|Directed by:||Jennifer Abbott, Mark Achbar|
|Written by:||Joel Bakan, Harold Crooks|
|Released:||September 2, 2004|
I’m a big fan of The Simpsons and one of my favourite lines is when Lisa goes to Homer – “but if you’re the police, then who will police the police?” The Corporation is an explosive documentary which looks at the seemingly limitless power that corporations have generated for themselves across the globe. You may be surprised to know that corporations didn’t come about until the 19th Century. They were heavily regulated, couldn’t borrow money, couldn’t own other corporations and were only allowed by the government if they were to provide a lasting service to the community.
How things have changed. In 1999, the Bolivian government (on advice from the World Bank) privatised the supply of water. This precious resource was now owned by a subsidiary of Bechtel, one of America’s leading corporations. Water rates subsequently doubled and it even became illegal for residents to capture rainwater in tanks. American shareholders were the winners. Bolivian families were the losers. The Corporation is a Canadian documentary which looks at the repercussions of capitalism and the unstoppable ascendancy of the modern day company. It’s undeniably fascinating and if you’re wondering why you haven’t heard some of these amazingly diverse stories before, you’ll soon find out. In the words of a leading Fox News executive to an investigative journalist - “we just paid 3 billion for these television stations – the news is what we say it is.”
This brilliant film does everything a good documentary should. It poses questions of the audience and leaves us continually thinking and questioning our beliefs. It’s provided at least two hours worth of conversation for me since I left the cinema last night. It acknowledges that corporations do have benefits but the ultimate goal is no longer to provide a service to the community, it is to increase shareholder value. In America each year, leading corporations are fined hundreds of millions of dollars by the government for breaches of environmental law. The problem with this is that it’s cheaper for corporations to pay these fines than to find more environmental friendly resources. And so, they continue to pollute the earth at a rapid rate and the share price stays healthy.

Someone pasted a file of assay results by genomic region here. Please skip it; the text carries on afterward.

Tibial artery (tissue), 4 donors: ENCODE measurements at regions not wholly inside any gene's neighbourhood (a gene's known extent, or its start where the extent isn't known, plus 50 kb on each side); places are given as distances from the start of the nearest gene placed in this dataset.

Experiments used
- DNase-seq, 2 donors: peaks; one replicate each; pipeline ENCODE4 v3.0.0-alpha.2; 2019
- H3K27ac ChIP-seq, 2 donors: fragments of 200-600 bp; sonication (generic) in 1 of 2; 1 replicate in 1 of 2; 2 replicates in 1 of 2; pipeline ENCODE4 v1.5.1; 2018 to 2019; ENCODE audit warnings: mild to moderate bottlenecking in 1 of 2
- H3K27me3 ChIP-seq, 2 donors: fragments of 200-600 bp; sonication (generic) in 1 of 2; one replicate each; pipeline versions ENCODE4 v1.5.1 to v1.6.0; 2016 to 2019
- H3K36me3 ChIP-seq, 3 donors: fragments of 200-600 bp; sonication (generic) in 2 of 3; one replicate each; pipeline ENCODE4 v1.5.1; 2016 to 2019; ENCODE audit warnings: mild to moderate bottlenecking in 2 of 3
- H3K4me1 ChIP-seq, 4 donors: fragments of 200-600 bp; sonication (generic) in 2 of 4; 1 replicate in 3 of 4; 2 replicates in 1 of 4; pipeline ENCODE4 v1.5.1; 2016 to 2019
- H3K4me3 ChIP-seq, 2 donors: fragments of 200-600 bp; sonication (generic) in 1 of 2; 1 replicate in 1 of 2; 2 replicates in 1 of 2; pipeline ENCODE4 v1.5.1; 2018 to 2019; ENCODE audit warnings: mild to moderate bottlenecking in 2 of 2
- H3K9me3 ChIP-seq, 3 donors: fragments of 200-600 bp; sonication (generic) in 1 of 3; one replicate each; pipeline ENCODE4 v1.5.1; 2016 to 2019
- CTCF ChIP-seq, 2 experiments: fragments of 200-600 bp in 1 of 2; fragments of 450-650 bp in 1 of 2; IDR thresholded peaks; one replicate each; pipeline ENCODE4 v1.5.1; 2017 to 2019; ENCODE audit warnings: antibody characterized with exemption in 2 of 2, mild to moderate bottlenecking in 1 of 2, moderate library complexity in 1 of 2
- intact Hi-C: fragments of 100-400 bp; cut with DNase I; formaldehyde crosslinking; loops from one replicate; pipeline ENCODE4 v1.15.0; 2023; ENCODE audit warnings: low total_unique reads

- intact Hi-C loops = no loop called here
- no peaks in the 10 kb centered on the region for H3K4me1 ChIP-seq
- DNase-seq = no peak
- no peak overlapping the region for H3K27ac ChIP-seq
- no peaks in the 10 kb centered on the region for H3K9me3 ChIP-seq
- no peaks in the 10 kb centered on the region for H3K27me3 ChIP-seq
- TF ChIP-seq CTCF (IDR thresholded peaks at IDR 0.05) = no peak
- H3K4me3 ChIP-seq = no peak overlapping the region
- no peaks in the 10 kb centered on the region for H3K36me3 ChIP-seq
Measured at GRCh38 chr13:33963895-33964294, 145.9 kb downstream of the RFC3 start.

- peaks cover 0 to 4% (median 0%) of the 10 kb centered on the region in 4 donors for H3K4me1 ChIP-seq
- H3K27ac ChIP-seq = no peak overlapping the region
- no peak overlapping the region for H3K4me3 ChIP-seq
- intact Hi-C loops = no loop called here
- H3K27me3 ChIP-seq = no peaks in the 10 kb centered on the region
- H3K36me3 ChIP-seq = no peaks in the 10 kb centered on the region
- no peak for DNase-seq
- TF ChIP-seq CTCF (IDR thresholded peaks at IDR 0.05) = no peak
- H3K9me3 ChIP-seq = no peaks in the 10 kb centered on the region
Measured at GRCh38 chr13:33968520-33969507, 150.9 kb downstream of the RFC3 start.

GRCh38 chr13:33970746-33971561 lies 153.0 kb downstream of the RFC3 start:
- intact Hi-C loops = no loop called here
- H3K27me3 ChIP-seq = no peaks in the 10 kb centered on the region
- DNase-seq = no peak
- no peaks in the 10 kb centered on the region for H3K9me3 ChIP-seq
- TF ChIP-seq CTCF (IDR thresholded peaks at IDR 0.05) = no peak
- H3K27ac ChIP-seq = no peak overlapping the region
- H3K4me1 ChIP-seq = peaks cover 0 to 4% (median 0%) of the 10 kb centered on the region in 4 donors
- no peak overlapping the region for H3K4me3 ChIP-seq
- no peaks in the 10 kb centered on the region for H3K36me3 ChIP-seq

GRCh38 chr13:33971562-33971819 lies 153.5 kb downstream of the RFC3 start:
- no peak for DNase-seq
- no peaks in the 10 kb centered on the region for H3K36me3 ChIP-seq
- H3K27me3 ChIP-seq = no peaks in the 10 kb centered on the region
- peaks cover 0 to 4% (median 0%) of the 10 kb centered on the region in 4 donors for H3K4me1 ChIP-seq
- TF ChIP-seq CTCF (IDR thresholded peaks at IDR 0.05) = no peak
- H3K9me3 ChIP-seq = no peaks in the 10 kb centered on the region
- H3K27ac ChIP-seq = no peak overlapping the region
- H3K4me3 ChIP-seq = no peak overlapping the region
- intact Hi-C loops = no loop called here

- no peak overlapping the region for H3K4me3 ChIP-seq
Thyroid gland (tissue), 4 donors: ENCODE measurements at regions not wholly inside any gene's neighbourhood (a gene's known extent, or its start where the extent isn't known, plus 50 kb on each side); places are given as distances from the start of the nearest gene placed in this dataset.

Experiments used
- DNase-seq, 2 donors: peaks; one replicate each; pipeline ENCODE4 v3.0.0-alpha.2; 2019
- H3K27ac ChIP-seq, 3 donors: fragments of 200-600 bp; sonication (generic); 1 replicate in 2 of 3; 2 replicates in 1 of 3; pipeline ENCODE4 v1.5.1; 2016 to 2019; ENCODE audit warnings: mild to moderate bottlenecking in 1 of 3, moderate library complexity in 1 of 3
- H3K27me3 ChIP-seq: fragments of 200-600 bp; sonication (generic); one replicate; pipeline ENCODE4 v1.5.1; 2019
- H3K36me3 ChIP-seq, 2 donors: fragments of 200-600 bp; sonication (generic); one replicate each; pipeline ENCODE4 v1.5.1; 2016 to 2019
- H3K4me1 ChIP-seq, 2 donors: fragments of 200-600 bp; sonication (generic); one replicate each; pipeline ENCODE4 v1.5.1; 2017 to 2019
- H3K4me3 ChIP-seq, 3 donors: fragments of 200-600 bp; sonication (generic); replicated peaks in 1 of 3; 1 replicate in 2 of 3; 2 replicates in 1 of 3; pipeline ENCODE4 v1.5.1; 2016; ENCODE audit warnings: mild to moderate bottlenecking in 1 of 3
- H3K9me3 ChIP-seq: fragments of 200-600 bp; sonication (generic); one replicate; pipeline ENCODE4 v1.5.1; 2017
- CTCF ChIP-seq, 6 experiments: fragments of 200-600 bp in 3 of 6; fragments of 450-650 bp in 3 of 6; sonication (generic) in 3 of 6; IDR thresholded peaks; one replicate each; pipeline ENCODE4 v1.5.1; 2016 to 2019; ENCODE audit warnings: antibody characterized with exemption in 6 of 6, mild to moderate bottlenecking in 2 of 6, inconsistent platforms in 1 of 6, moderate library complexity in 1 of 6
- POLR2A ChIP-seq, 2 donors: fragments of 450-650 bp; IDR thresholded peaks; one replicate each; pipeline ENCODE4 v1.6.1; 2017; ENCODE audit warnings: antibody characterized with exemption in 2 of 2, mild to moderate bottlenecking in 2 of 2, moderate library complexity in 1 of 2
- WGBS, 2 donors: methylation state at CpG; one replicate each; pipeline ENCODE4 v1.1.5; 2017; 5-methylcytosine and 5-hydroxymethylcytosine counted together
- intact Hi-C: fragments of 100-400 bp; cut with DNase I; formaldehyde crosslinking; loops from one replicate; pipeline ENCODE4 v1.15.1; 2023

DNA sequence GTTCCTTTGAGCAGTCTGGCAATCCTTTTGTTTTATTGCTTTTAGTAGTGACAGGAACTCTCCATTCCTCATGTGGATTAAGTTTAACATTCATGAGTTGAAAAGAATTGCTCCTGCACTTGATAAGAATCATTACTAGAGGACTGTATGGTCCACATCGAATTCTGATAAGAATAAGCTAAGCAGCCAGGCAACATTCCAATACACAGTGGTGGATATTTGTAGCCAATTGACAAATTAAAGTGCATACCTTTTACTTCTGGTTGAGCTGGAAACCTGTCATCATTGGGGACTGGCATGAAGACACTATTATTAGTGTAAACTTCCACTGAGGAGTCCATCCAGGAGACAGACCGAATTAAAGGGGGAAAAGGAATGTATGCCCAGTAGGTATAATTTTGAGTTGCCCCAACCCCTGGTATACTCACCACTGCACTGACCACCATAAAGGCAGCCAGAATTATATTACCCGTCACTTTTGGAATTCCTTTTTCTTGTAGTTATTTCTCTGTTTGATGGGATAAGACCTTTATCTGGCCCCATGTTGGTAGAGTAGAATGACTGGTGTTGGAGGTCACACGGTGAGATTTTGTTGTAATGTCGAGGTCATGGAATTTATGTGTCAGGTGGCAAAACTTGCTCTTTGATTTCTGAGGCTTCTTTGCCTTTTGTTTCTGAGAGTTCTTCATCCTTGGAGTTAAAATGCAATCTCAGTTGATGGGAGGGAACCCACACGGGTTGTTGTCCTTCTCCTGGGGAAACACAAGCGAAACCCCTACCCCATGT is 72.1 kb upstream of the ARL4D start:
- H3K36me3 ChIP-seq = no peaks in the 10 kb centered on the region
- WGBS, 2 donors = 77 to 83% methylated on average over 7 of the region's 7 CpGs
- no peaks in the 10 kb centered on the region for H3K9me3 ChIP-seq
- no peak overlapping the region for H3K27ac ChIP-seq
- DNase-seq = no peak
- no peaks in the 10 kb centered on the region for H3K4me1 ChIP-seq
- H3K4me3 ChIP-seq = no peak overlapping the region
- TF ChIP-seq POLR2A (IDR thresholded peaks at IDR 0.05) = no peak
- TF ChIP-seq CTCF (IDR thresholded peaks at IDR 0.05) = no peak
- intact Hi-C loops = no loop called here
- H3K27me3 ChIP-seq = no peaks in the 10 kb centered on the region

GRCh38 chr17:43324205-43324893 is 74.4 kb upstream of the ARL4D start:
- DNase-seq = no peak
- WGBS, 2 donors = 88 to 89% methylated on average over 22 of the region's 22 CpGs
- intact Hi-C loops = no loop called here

Each view will draw something different from the film but for me, it was a realisation that something needs to be done and so. We are plundering the earth’s resources at a rapid rate and if we continue to do so, little will be left for generations which follow. Unfortunately, governments are finding themselves less and less able to intervene in this problem. It is the corporations which control the government and not the other way around. In one interviewee’s words corporations are now the “high priests and reigning oligarchs of our system”. Governments of the world have privatised many basic services and continued to open barriers to free trade. What may be good economics has ramifications which are scarily going unnoticed.
I must sound like a political spokesman rambling on like this. I admit that I have believed in this topic for many years. Don’t think though that it is crazy propaganda designed to smear corporate high-flyers. The film was placed 3rd by the audience at one of the world’s most prestigious showcases, the Toronto Film Festival, and was voted the best documentary by the audience at our own Brisbane International Film Festival. All I ask is that you see it for yourself and make up your own mind.